Ed Warinner is a box of chocolates.
The recent years of his coaching career show that you don’t know what’s next for this immensely gifted line coach and play caller. However, chocolates of any kind are delicious. Things usually turn out sweet for Warinner.
Beyond the walls of The Ohio State University, the biggest curveball thrown by the trajectory of Warinner’s career is that it hasn’t led to a head coaching job. Army, which once employed Warinner as offensive coordinator, didn’t replace Rich Ellerson with Warinner a few years ago, instead opting for Jeff Monken. Kansas — where Warinner was offensive coordinator when the Jayhawks made and won the 2008 Orange Bowl against Virginia Tech — did not pick Warinner when David Beaty was available.
You’d think that an FBS athletic director would want Warinner to lead his (or her) football program, especially in light of the way another Urban Meyer disciple, Tom Herman, has flourished at the University of Houston. Yet, Warinner remains in Columbus — it’s everyone else’s loss, and the Buckeyes’ gain.
SportsBettingExperts.com has Ohio State and Alabama tied at the top of the leaderboard to win the 2017 College Football Playoff championship (+700 odds). Warinner isn’t the main reason the Buckeyes are such a betting choice, but he’s not exactly a peripheral reason, either. In order to realize how valuable Warinner is to Ohio State — and will be in the coming season — you merely need to take note of one simple fact.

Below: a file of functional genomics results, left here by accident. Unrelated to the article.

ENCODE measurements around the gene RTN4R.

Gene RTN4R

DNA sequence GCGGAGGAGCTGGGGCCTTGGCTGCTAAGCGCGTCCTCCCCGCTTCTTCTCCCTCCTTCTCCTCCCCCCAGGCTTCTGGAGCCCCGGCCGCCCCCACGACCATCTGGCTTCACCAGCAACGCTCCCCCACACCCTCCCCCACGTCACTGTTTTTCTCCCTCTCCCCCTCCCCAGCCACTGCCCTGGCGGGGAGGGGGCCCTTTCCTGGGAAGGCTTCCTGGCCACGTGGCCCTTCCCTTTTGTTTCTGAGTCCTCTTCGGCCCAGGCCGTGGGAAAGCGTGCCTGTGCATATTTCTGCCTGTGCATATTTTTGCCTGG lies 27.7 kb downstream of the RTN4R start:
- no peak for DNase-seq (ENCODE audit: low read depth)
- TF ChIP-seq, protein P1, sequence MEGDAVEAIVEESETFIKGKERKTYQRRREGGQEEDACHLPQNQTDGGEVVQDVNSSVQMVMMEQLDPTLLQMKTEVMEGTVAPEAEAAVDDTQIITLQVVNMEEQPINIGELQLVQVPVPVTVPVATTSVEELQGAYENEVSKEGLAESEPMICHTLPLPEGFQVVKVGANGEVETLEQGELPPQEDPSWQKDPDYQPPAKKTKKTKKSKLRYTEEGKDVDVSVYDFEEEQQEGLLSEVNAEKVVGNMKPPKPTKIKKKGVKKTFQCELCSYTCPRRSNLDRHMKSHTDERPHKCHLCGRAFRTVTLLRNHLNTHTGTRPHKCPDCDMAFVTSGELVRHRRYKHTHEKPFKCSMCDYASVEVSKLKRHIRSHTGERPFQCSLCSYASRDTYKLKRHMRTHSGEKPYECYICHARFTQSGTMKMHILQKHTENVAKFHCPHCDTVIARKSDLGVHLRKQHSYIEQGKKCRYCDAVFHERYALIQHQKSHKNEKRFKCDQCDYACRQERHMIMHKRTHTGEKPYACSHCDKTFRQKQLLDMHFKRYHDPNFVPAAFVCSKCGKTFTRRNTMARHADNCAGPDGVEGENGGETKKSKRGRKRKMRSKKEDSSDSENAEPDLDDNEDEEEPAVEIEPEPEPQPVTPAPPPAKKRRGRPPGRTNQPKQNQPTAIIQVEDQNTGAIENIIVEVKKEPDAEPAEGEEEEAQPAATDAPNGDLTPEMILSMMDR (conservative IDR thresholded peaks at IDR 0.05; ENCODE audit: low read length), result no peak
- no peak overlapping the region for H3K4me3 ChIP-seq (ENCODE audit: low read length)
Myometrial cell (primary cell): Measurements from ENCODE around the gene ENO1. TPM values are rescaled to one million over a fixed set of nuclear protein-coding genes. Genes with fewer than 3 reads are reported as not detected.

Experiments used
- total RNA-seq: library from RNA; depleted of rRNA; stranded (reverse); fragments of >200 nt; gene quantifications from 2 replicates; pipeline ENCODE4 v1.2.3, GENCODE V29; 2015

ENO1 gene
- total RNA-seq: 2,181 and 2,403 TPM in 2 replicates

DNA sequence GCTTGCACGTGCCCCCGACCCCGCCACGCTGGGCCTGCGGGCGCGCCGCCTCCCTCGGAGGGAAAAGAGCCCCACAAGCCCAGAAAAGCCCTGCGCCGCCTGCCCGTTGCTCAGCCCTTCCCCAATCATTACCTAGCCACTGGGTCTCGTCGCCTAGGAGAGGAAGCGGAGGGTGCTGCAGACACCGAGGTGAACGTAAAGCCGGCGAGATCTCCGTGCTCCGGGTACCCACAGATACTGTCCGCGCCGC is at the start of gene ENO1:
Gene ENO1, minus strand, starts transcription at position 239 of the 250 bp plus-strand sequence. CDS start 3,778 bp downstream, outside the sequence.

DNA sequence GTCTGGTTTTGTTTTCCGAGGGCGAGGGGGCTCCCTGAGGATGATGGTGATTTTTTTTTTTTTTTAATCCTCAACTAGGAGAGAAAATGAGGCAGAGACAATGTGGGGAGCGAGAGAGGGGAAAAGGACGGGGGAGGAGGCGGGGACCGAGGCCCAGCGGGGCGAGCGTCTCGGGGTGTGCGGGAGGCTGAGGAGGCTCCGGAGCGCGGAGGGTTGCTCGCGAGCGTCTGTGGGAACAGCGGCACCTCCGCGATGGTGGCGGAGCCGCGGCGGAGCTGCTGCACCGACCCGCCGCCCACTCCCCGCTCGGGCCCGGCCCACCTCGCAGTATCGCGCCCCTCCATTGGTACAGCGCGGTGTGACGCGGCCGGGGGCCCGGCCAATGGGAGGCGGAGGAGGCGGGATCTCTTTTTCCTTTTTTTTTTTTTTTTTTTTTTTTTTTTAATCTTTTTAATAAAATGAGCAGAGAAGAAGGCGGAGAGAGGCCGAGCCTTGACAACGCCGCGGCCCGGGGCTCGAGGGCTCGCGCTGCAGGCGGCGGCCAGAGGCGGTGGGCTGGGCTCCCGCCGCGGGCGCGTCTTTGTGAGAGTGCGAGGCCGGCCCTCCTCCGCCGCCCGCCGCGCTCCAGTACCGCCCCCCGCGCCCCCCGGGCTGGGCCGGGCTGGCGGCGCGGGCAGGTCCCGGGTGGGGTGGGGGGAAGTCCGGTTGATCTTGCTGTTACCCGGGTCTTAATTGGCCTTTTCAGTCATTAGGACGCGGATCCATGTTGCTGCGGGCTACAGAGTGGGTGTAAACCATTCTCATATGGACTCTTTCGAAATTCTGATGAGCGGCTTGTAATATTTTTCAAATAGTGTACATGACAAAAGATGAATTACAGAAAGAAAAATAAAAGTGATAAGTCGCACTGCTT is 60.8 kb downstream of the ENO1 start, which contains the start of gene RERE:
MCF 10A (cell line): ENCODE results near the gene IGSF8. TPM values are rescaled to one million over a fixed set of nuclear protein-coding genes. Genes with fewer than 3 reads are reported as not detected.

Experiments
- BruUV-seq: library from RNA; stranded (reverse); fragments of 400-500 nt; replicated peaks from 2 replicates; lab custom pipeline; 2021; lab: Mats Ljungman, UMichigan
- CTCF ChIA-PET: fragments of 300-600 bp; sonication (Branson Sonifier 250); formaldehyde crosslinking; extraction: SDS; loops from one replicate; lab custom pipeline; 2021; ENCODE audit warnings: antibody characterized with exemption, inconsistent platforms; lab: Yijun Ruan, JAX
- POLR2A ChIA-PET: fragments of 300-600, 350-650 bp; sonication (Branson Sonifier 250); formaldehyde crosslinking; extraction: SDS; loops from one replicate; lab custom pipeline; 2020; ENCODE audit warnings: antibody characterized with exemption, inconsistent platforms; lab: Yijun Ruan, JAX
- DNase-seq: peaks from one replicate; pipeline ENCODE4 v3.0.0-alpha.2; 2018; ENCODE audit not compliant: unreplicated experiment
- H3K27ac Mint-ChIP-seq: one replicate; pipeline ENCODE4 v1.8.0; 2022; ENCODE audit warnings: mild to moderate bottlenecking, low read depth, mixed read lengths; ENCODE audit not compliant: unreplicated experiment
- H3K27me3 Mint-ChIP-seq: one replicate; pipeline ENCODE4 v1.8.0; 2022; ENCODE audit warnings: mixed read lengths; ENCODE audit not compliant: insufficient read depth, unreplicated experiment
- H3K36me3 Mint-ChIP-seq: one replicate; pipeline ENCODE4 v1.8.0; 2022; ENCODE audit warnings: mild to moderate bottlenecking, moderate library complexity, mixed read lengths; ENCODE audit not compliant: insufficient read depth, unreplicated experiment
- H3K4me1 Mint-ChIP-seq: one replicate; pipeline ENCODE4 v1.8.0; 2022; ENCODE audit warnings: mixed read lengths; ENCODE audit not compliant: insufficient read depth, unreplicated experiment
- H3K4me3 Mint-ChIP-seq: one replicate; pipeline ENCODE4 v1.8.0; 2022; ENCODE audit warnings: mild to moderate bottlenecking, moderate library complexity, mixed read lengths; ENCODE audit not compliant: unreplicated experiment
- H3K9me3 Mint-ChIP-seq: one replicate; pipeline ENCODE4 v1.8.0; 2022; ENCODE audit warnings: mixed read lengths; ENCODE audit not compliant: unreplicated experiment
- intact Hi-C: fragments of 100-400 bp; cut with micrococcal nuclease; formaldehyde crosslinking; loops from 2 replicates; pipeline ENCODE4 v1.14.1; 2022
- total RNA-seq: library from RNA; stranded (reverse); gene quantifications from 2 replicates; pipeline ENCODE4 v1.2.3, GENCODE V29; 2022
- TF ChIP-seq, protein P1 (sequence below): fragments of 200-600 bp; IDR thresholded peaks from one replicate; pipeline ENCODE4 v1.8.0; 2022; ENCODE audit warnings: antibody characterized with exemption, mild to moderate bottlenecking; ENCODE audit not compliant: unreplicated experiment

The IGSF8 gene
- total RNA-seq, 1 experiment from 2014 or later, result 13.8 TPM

You simply need to identify what changed when Warinner moved from the field to the press box at the end of the 2015 season.
Warinner’s move to the press box wasn’t merely a positional or angular shift; he gained more control over play calling. Meyer authorized this move after Ohio State’s offense — guided primarily by quarterback coach Tim Beck — stunk up the joint in a loss to Michigan State. The setback ruined Ohio State’s national title hopes and cast a pall over the regular season.
The Buckeyes still had a shot at the Rose Bowl, though, and The Game against the hated Michigan Wolverines still lay ahead. Therefore, Meyer elevated Warinner over Beck in an attempt to salvage what was left of the 2015 campaign.
In Ann Arbor against Jim Harbaugh’s defense and then in the Fiesta Bowl against Notre Dame, Ohio State’s offense once again looked like the lethal and fearsome force which tore apart Wisconsin (Big Ten Championship Game), Alabama (Sugar Bowl playoff semifinals), and Oregon (title game) on the road to the first College Football Playoff national championship at the end of the 2014 season. Warinner’s imprint on the Buckeyes’ offense was unmistakable, and the tweaks Meyer has made on this year’s coaching staff have ensured that Warinner will continue to call plays from the press box in 2016.
All these details — not just the successes after the Michigan State loss, but the hiccups and stumbles before it — magnify Warinner’s centrality within the Ohio State program. You could say that any play caller should flourish with Ohio State’s level of talent, but Tim Beck wasn’t able to do so. Ed Warinner had to finish the job.
This is why Ohio State has as good a claim as any other team to favored status in the race for a 2016 College Football Playoff berth.